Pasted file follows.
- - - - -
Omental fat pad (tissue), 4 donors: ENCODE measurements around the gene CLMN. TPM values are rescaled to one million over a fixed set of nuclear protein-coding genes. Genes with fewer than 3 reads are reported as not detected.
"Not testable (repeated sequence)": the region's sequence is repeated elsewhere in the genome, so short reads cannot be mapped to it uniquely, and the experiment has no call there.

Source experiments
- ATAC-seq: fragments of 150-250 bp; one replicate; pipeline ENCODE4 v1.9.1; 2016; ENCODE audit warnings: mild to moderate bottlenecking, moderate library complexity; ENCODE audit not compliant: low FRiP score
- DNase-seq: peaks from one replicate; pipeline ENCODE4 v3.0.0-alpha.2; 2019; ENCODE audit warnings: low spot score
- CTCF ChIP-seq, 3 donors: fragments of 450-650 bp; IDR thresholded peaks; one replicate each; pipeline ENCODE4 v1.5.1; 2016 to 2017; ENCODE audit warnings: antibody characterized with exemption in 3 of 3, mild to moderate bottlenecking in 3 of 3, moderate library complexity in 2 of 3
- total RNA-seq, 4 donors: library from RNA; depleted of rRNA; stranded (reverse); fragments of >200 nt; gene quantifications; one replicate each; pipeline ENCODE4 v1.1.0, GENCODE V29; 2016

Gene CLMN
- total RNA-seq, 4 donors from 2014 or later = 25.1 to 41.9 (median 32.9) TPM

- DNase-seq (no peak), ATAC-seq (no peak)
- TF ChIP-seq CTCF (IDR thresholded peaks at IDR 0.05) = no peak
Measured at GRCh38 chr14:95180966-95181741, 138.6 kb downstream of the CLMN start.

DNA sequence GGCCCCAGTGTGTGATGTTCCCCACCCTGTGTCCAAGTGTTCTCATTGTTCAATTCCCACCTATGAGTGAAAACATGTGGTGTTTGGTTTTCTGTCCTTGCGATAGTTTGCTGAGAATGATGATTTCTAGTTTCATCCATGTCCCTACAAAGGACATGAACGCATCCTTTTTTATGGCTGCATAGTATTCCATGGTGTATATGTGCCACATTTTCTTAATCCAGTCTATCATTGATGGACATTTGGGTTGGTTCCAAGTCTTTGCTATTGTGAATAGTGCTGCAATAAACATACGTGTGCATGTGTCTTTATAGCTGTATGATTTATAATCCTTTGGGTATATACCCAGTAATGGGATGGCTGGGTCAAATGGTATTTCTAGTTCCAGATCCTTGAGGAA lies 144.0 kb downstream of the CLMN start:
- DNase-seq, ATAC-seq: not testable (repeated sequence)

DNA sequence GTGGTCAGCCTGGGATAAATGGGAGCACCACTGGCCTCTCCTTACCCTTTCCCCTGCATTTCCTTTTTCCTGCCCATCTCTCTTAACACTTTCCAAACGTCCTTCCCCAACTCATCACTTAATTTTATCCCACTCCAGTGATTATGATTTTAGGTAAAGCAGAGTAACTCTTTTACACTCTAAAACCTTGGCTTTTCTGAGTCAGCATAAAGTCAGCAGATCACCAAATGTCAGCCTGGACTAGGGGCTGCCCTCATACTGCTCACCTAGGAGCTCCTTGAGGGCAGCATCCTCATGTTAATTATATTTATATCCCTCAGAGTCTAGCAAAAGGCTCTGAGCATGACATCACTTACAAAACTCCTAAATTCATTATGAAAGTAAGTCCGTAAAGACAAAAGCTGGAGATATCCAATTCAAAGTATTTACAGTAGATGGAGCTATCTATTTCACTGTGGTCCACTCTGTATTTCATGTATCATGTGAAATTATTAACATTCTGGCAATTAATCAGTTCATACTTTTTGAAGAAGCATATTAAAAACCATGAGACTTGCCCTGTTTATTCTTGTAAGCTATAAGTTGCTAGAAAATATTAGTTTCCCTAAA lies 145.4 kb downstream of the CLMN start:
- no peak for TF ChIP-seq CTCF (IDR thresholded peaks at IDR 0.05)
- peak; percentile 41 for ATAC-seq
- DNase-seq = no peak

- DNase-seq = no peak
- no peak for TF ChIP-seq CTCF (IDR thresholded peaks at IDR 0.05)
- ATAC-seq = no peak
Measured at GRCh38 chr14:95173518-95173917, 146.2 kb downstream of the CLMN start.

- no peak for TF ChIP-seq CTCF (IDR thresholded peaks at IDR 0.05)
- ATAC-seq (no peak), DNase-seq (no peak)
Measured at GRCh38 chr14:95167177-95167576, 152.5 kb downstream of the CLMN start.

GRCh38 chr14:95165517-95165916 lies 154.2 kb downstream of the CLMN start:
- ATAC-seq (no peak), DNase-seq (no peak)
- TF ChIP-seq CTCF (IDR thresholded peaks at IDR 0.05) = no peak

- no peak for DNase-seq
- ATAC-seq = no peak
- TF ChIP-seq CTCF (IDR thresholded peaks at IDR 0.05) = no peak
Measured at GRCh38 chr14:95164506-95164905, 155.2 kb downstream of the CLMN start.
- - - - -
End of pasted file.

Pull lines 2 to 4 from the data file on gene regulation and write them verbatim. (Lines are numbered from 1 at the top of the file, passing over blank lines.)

"Not testable (repeated sequence)": the region's sequence is repeated elsewhere in the genome, so short reads cannot be mapped to it uniquely, and the experiment has no call there.

Source experiments
- ATAC-seq: fragments of 150-250 bp; one replicate; pipeline ENCODE4 v1.9.1; 2016; ENCODE audit warnings: mild to moderate bottlenecking, moderate library complexity; ENCODE audit not compliant: low FRiP score